JOHANNESBURG, 29 JULY 2020 – The Steel and Engineering Industries
Federation of Southern Africa (SEIFSA) is disappointed at the recent court
judgment against the National Energy Regulator of South Africa (NERSA) that the
latter acted unfairly in the MYPD4 decision concerning the inclusion of a
R23-billion Government grant without allowing Eskom to submit its representation.

SEIFSA economist Marique Kruger said the court’s ruling to review and set aside
NERSA’s decision on Eskom’s fourth Multi-Year Price Determination (MYPD4) for
the 2019/20, 2020/21 and 2021/22 financial years is really bad news for the Metals
and Engineering (M&E) sector, as local companies will have to absorb additional
shock in the form of increased electricity price of at least 10%, at a time when the
country is buckling under a struggling economy, aggravated by the impact of the
COVID-19 pandemic.

“Already, the electricity-intensive sub-components of the M&E sector are under
immense pressure and can ill afford this additional threat to their sustainability.
Moreover, the ongoing COVID-19 pandemic has compelled a revision of growth
forecasts significantly downward from a mild 0.6% to -9.1%, following weak
domestic growth, stagnant demand and heightened load-shedding, which
compounded increasing intermediate input costs, poor production levels, low
capacity utilisation and rising unemployment,” said Ms Kruger.

She said the court’s ruling did not bode well for business, given the fact that the
rest of the year was expected to be tough for the sector. The Coronavirus, she
said, had erased any hope of recovery in the medium term, with growth projected
to occur only in 2022. “Regrettably, this judgment merely adds to the strain,” Ms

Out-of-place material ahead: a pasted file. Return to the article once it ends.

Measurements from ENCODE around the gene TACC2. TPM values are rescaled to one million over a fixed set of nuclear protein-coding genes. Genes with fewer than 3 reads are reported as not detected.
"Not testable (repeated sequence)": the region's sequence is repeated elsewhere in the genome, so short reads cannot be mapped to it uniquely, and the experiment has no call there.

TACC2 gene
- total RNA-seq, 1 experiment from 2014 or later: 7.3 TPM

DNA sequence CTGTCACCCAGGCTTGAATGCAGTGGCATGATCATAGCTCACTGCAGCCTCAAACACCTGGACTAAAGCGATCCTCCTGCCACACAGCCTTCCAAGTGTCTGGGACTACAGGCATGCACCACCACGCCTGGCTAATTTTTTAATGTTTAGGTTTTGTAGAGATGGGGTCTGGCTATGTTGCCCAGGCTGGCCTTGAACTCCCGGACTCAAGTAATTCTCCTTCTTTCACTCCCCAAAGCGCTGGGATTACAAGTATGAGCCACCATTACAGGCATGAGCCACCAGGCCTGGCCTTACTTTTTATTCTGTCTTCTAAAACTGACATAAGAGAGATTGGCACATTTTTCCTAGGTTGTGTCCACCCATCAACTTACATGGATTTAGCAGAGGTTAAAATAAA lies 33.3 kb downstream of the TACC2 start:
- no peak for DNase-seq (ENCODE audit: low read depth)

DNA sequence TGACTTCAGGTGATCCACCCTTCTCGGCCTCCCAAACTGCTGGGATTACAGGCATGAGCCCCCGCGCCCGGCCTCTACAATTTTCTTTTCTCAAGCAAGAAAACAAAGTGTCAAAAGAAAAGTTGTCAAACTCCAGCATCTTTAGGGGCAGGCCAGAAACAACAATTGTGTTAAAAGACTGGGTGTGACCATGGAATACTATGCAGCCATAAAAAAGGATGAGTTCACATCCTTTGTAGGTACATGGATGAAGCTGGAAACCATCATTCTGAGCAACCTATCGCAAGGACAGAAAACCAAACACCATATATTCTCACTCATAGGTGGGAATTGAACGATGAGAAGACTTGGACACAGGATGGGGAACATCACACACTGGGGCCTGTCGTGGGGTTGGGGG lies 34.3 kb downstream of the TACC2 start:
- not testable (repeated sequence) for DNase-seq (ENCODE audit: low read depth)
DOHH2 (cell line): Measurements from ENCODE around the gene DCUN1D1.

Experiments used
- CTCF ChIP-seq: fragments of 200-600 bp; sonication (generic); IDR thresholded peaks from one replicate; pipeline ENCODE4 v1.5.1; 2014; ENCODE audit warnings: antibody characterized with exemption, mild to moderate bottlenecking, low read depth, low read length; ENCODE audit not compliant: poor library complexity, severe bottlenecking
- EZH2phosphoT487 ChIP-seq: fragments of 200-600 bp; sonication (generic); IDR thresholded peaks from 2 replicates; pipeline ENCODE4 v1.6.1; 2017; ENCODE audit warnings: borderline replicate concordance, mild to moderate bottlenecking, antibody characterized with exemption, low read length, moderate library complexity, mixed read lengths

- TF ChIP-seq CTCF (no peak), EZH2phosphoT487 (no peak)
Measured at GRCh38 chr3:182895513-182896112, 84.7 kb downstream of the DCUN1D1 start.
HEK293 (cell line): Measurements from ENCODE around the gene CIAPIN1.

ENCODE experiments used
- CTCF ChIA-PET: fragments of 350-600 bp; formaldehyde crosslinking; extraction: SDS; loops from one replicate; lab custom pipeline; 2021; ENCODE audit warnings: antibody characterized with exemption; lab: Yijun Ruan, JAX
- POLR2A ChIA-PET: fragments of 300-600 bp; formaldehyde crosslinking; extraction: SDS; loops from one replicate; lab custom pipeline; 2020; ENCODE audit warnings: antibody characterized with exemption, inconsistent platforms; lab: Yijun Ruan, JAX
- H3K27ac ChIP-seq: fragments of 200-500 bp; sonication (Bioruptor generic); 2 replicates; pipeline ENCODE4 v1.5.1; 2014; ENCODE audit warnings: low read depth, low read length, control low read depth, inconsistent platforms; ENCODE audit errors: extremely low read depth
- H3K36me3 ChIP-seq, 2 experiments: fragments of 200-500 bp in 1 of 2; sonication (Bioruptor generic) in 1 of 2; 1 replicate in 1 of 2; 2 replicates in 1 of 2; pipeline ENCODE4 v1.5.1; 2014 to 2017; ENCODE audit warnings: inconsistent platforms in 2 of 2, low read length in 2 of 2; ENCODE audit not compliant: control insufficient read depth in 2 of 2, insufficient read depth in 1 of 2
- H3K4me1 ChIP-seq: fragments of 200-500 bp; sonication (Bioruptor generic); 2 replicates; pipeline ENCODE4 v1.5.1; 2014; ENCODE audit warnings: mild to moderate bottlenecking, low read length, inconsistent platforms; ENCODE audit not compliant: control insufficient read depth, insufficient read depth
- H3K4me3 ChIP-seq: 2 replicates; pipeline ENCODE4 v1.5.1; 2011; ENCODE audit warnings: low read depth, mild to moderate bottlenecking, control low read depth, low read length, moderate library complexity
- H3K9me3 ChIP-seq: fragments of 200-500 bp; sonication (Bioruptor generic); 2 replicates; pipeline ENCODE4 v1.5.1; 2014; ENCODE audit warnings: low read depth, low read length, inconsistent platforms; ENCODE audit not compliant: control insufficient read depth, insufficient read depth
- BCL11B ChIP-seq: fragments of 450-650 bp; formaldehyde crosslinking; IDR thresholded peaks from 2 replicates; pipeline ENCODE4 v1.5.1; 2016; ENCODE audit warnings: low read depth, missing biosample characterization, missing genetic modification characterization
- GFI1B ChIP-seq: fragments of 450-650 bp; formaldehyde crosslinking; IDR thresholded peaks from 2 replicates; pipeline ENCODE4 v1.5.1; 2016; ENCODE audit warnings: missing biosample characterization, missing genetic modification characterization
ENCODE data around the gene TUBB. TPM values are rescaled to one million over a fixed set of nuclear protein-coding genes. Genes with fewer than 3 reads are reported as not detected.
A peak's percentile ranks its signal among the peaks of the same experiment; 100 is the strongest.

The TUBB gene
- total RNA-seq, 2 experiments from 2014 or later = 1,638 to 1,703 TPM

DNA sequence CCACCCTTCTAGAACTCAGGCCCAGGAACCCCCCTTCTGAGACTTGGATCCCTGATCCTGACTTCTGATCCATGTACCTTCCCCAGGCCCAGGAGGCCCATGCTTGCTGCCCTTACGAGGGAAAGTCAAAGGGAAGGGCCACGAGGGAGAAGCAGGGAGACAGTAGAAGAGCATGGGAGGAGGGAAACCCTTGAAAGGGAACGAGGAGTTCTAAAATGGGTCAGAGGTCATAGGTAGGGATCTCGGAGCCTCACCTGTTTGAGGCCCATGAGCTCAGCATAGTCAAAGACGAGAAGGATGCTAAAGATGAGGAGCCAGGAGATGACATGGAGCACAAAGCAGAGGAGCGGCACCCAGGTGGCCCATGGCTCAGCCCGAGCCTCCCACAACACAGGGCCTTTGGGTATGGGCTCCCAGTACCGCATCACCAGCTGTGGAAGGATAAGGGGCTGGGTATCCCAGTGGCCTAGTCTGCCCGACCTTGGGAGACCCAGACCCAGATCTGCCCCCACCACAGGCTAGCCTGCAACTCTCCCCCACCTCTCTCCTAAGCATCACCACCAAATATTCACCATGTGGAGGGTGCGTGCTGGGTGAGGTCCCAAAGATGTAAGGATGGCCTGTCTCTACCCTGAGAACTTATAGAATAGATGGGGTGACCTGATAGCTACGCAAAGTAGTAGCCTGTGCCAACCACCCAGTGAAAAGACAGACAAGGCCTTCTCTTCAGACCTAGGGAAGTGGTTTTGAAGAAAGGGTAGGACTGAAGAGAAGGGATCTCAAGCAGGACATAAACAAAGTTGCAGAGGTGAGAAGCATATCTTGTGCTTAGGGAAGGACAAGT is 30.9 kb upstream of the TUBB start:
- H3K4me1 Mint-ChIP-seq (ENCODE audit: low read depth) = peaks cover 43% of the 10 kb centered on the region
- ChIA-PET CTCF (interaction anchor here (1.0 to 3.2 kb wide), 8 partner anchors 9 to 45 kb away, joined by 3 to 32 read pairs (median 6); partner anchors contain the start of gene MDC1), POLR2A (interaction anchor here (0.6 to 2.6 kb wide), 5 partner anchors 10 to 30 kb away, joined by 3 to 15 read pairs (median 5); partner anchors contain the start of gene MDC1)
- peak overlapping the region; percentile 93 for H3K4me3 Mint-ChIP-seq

Kruger said.

She pointed out that electricity costs represent a significant portion of the turnover
of the electricity-intensive sub-components of the M&E sector. With high energy
intensity indicating a high price or cost of converting energy into GDP, and vice
versa, generally this resulted in lower economic productivity, she said.

Ms Kruger said companies were still taking strain from increasing energy costs,
despite the increasing elasticity of demand for electricity as companies explore
other means of sourcing power.

Any further increase in electricity costs will further slow production and growth in
the sector, increase selling prices and result in a decline in exports due to poor
export competitiveness. It will also lead to more job losses.

“We recommend that a moratorium be placed on any further electricity tariff hikes
in order to accommodate struggling businesses and support the economy at this
unprecedented time, characterised as it is by increasing closure of many
companies in the sector and an accompanying jobs bloodbath,” Ms. Kruger said.